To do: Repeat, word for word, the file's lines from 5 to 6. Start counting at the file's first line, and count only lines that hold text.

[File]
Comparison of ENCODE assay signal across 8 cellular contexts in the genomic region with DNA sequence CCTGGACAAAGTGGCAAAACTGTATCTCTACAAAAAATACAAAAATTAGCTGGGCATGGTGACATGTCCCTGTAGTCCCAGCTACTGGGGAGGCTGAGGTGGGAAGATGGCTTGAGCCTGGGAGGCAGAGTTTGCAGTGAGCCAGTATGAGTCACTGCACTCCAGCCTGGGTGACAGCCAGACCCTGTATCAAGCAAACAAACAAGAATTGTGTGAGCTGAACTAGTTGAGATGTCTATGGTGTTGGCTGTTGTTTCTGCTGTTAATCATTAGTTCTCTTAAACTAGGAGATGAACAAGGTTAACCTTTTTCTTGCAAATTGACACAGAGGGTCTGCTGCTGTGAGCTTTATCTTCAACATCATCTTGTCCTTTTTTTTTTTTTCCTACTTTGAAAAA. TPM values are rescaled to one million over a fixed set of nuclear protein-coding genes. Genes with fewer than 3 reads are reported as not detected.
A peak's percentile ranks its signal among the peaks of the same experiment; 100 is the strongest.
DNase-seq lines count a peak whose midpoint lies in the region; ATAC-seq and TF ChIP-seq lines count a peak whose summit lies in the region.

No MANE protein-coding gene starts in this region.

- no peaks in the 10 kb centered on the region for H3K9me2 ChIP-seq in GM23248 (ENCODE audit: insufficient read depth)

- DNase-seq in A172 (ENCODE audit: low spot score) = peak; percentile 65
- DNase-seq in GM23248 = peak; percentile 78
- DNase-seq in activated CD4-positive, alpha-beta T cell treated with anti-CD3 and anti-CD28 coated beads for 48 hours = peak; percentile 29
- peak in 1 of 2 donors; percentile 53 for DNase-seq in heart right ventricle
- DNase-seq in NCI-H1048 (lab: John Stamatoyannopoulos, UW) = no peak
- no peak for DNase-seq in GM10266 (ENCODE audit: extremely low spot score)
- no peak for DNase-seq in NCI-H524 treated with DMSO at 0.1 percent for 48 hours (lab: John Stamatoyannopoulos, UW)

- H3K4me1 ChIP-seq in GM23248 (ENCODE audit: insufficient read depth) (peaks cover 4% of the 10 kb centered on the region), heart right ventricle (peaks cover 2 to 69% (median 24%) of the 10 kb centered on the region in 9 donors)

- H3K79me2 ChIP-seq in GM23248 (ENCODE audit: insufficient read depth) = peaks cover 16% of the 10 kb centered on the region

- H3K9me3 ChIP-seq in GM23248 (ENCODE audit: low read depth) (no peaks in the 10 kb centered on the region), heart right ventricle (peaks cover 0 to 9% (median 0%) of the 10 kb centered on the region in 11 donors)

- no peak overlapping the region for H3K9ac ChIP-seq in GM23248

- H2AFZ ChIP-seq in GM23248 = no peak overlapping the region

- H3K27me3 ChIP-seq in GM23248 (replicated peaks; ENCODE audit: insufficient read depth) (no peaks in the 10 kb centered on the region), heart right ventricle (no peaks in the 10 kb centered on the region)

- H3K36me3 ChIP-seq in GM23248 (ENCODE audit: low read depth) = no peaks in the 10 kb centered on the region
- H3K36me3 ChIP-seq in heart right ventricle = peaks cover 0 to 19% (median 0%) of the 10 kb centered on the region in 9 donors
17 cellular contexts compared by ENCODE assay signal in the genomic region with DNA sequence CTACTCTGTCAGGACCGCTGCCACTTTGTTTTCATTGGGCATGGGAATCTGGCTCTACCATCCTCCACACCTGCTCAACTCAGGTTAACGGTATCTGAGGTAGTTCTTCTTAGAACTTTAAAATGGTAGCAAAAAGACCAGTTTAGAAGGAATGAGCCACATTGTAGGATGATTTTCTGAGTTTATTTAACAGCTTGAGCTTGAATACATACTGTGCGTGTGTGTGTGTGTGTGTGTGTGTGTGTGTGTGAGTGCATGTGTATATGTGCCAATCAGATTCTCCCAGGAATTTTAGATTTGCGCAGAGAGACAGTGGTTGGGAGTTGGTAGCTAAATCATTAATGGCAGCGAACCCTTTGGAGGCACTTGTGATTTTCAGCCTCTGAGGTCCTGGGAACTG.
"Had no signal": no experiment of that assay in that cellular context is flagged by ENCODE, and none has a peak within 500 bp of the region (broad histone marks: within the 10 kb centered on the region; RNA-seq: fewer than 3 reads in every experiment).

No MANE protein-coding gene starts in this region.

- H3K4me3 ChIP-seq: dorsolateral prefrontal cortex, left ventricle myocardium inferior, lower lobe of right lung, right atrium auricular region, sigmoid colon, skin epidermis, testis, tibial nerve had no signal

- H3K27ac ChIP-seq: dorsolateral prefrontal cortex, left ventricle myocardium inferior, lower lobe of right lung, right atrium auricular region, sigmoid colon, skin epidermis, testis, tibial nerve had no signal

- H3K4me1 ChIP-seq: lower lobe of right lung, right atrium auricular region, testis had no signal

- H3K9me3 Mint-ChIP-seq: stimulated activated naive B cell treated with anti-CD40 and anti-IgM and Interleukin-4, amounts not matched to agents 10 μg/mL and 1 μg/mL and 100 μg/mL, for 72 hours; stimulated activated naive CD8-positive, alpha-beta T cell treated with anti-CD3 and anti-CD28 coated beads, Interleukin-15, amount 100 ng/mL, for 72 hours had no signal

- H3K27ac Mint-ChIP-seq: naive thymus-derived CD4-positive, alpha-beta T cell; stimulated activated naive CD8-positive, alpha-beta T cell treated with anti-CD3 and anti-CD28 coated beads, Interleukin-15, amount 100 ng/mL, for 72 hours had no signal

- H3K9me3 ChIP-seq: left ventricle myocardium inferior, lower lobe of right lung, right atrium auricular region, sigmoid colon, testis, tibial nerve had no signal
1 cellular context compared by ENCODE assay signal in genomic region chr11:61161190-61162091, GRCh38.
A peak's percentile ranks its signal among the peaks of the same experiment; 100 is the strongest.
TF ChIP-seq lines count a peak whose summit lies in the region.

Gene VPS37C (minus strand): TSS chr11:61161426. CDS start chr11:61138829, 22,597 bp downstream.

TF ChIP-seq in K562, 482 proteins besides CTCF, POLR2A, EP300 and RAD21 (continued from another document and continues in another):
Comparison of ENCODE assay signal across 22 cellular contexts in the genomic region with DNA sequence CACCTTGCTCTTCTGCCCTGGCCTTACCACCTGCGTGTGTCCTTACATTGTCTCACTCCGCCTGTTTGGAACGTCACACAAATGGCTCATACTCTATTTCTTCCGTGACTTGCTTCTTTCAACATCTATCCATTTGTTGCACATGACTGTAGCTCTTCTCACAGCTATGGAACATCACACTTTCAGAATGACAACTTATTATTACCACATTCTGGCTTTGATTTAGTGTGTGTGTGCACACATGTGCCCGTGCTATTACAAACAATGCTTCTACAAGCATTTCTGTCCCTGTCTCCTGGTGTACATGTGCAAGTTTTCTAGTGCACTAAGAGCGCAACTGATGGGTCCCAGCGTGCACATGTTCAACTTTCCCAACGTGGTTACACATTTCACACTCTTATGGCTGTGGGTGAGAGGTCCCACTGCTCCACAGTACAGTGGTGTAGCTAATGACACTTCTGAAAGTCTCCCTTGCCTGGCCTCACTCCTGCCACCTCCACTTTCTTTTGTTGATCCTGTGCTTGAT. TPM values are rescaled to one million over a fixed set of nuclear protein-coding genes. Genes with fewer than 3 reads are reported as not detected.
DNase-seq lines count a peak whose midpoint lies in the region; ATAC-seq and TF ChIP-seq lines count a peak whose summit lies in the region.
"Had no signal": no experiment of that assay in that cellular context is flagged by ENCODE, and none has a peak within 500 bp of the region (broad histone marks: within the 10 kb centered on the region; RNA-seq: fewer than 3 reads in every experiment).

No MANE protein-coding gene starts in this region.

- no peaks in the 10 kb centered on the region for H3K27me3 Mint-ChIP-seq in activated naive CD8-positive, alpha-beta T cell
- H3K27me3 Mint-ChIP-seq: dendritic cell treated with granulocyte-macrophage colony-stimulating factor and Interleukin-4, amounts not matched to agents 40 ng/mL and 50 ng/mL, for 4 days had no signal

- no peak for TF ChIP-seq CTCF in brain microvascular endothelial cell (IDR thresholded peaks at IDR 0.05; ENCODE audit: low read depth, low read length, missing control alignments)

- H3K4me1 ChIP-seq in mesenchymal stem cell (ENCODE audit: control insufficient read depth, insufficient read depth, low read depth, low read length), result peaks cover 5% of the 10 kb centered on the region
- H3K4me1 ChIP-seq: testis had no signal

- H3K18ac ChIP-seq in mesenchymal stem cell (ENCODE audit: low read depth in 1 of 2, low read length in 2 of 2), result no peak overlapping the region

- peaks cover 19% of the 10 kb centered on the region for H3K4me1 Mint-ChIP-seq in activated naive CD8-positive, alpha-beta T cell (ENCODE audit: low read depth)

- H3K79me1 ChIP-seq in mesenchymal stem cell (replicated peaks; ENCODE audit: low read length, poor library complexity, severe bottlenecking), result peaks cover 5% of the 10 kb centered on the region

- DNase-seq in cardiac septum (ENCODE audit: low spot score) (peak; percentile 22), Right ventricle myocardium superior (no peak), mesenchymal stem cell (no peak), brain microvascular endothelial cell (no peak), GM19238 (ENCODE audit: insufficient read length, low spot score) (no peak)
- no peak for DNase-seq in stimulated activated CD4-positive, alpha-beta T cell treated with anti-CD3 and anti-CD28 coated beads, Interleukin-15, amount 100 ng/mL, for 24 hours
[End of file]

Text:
- no peaks in the 10 kb centered on the region for H3K9me2 ChIP-seq in GM23248 (ENCODE audit: insufficient read depth)

- DNase-seq in A172 (ENCODE audit: low spot score) = peak; percentile 65